- Although initially, Hinayana Buddhism was popular at the time of Kanishka, Mahayana Buddhism rose and became more popular. The initial growth of Mahayana Buddhism was hindered due to opposition from Orthodox brahmins. The most popular exponent of Mahayana Buddhism was Nagarjuna – it was with him that Mahayana Buddhism gained popularity.
- Mahayana Buddhism held firm to the spirit of Buddhist teachings and Hinayana to the actual words of Buddhist teachings.
- Hinayana considered the Sangam at the center of all activities, but Mahayana Buddhism considered the individual to be at the center. Hinayana sculptures are mainly written in Pali and founded on Tripitakas and Mahayana are in Sanskrit and founded in Sutras
- Hinayana developed around the acts of buddha, Mahayana around the symbolism and his life. Hinayana gave importance to laws of karma and Mahayana considered laws of karuna or compassion to be above all. Hinayana considers arhat (one who strives for his own redemption) as the ideal. Mahayana upholds the ideal of Boddhisattva or savior i.e. one who delays own salvation in the favor of others. Hinayana also regards buddha as a man with extraordinary knowledge and intuition. They only rever but do not worship Buddha. However, Mahayana Buddhism considers buddha to be a savior god, a being of supreme love and compassion. Buddha was worshipped as a god with elaborate rituals and traditions. Boddhisattva too was important as a compassionate being that was the savior of humanity. The idea of Maitreya buddha also emerged that envisioned the tenth incarnation of the buddha that shall come to save mankind. A line of boddhisattvas too emerged and gained prominence. Buddhist symbols declined and a personal image of buddha emerged which was worshipped. The doctrine of bhakti too became important in Mahayana Buddhism. However elaborate rituals and traditions replaced simple ideas like faith in god.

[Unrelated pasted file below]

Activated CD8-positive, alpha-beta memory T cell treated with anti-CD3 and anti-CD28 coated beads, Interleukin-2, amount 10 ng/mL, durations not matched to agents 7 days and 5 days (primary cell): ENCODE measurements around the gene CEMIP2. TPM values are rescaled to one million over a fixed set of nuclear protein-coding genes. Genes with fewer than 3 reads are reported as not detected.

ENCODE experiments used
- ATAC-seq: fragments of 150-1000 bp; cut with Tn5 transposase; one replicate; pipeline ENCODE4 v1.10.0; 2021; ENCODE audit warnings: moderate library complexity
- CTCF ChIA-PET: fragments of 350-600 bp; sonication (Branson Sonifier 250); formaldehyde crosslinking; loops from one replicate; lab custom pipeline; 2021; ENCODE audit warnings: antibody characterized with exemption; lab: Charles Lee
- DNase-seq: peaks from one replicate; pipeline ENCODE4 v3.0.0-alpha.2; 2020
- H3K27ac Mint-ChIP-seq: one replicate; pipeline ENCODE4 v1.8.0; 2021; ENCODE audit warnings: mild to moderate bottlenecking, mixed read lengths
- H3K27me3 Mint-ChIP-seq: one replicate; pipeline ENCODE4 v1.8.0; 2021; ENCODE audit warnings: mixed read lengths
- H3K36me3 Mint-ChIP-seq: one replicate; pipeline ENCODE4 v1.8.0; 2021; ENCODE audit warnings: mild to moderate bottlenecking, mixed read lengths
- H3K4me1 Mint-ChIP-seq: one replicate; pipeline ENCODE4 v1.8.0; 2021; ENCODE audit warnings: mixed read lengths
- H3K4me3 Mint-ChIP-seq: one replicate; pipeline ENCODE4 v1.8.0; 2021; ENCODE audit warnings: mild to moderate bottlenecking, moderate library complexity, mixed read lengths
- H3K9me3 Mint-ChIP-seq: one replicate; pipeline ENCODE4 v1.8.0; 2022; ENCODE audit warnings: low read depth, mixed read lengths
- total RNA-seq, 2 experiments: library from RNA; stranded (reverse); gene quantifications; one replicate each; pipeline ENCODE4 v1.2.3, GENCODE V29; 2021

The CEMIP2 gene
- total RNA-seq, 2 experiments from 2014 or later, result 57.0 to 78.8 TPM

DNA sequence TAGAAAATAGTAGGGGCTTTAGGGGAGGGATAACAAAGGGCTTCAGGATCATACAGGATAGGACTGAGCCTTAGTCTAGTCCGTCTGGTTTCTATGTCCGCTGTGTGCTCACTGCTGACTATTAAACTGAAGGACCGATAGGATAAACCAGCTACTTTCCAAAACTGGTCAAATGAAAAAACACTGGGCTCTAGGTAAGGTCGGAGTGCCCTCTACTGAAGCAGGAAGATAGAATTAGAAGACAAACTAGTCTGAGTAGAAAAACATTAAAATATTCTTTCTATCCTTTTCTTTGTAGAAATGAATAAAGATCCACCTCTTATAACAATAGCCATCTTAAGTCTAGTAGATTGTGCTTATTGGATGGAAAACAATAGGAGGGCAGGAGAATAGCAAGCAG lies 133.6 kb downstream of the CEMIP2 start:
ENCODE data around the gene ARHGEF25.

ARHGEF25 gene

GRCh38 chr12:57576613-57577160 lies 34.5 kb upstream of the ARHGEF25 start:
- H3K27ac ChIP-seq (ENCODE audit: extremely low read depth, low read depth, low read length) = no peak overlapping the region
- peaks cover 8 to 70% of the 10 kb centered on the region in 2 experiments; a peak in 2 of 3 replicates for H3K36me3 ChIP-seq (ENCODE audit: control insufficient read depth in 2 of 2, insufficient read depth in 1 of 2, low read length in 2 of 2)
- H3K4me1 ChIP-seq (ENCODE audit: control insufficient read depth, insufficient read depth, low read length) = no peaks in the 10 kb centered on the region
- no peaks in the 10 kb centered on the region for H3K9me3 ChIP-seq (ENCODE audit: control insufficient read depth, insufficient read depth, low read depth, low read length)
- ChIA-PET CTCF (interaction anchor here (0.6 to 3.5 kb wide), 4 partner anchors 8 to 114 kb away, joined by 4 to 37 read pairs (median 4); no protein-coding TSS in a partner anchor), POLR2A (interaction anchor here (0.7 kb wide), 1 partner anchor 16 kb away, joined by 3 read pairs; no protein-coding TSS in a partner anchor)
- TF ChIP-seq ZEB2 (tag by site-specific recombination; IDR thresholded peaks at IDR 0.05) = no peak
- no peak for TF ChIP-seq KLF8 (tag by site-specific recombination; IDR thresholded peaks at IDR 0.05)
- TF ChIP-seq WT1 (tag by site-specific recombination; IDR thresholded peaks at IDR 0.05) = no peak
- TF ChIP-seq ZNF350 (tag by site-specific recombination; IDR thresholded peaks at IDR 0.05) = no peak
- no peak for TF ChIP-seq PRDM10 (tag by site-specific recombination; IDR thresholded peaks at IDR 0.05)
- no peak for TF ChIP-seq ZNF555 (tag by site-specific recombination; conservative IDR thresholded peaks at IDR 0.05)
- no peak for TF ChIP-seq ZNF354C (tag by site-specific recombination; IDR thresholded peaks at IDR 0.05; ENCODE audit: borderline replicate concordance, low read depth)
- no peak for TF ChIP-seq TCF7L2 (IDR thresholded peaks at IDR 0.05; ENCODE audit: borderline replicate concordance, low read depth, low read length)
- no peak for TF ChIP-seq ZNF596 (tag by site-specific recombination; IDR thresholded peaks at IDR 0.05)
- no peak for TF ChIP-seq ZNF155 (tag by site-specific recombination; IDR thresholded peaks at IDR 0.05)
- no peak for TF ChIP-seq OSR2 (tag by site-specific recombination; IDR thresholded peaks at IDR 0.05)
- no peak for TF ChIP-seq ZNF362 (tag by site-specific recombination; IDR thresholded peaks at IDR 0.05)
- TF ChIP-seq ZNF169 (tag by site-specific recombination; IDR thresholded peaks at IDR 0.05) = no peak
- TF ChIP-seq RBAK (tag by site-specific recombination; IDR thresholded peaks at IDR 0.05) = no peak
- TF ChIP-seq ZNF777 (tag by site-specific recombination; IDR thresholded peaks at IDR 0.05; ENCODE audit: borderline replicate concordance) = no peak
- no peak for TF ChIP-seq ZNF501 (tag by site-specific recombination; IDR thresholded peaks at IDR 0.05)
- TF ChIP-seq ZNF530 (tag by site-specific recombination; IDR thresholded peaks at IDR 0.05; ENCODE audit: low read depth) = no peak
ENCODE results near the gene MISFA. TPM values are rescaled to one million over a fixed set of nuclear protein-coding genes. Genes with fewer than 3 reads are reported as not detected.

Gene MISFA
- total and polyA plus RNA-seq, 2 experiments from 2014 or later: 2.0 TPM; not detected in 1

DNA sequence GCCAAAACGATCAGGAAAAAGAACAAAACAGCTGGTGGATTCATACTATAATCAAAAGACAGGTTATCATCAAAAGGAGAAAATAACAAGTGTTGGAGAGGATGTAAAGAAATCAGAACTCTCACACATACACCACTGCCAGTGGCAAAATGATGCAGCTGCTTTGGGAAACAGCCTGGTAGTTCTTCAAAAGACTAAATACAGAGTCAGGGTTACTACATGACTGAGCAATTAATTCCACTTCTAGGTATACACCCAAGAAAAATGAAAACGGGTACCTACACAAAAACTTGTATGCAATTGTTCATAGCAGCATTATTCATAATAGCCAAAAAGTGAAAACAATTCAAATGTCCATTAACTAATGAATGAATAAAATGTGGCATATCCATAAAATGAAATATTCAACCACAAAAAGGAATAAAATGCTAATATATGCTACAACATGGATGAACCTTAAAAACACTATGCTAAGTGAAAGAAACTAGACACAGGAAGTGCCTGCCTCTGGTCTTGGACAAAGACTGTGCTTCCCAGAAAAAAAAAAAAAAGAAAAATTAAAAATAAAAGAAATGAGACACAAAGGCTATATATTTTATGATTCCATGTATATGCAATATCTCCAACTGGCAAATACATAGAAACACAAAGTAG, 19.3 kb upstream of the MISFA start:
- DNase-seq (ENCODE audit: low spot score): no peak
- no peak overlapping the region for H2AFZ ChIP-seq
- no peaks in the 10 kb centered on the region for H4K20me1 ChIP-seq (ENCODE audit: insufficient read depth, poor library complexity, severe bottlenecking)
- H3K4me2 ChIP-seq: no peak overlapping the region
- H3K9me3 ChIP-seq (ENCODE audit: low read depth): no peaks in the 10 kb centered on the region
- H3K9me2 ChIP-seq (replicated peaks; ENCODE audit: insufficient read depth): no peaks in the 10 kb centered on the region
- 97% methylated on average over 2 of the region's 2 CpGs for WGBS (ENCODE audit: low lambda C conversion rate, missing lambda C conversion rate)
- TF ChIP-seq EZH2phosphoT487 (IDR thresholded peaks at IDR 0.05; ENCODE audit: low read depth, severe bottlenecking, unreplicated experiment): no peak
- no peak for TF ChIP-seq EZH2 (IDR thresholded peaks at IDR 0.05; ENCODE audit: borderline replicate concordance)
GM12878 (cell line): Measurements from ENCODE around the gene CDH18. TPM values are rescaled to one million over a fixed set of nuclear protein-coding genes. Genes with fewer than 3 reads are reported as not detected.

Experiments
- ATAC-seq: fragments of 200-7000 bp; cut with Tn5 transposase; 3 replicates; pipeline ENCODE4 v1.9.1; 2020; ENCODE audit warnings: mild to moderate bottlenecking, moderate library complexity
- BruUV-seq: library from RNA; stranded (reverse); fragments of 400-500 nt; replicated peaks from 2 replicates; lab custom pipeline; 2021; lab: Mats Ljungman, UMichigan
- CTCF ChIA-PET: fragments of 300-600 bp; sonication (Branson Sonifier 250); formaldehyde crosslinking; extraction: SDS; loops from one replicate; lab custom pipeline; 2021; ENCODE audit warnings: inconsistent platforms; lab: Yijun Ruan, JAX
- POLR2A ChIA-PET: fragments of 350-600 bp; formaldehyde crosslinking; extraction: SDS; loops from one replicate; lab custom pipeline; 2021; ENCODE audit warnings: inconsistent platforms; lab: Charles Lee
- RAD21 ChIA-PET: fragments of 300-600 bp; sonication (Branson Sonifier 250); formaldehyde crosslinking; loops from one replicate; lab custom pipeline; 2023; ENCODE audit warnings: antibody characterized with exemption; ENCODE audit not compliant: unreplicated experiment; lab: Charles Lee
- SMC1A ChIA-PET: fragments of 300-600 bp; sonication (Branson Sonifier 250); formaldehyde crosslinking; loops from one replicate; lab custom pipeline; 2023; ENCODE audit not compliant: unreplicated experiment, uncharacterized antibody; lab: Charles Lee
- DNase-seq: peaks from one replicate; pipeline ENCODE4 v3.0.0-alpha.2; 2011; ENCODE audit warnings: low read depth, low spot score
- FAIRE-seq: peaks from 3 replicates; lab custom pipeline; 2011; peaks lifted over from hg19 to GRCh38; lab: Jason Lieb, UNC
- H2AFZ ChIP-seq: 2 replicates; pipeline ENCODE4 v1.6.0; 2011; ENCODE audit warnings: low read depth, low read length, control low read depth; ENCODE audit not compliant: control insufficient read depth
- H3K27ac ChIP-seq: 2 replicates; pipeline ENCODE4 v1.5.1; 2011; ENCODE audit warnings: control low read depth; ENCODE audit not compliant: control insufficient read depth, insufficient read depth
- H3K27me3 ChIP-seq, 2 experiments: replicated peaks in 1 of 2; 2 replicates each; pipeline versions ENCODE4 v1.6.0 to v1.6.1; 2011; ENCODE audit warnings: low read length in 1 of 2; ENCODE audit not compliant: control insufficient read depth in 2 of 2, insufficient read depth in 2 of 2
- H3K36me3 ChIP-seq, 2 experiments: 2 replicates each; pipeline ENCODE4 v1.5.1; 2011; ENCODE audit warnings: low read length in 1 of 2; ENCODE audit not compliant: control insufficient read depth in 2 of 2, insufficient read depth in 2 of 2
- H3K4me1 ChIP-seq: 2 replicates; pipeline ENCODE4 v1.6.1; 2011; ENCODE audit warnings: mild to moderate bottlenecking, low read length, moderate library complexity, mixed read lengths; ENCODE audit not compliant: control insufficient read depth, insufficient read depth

- The first Buddhist council was Convened by Ajatashatru at Rajgir
- The second Buddhist council was Convened at Vaisali
- The third Buddhist council was convened at Patliputra by Emperor Ashok. The Tri-Pitakas [Sutta, Vinaya, and Abhidhamma] were compiled.
- The fourth Buddhist council was convened by Kanishka in Kashmir. Here the second sect of Buddhism emerged called Mahayana Buddhism.
The Buddhism preached by Buddha and propagated by Ashok was Hinayana.